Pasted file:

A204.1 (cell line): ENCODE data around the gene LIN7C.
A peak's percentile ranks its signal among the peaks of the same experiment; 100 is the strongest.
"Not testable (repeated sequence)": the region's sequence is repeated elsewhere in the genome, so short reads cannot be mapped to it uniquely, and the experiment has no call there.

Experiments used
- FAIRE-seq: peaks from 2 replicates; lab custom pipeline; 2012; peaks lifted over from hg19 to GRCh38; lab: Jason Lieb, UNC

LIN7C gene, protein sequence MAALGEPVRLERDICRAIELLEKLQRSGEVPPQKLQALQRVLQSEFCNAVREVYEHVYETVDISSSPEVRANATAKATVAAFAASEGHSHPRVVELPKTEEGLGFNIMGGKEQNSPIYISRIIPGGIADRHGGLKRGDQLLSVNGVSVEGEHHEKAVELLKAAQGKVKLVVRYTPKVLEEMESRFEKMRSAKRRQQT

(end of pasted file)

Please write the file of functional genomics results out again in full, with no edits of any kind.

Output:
A204.1 (cell line): ENCODE data around the gene LIN7C.
A peak's percentile ranks its signal among the peaks of the same experiment; 100 is the strongest.
"Not testable (repeated sequence)": the region's sequence is repeated elsewhere in the genome, so short reads cannot be mapped to it uniquely, and the experiment has no call there.

Experiments used
- FAIRE-seq: peaks from 2 replicates; lab custom pipeline; 2012; peaks lifted over from hg19 to GRCh38; lab: Jason Lieb, UNC

LIN7C gene, protein sequence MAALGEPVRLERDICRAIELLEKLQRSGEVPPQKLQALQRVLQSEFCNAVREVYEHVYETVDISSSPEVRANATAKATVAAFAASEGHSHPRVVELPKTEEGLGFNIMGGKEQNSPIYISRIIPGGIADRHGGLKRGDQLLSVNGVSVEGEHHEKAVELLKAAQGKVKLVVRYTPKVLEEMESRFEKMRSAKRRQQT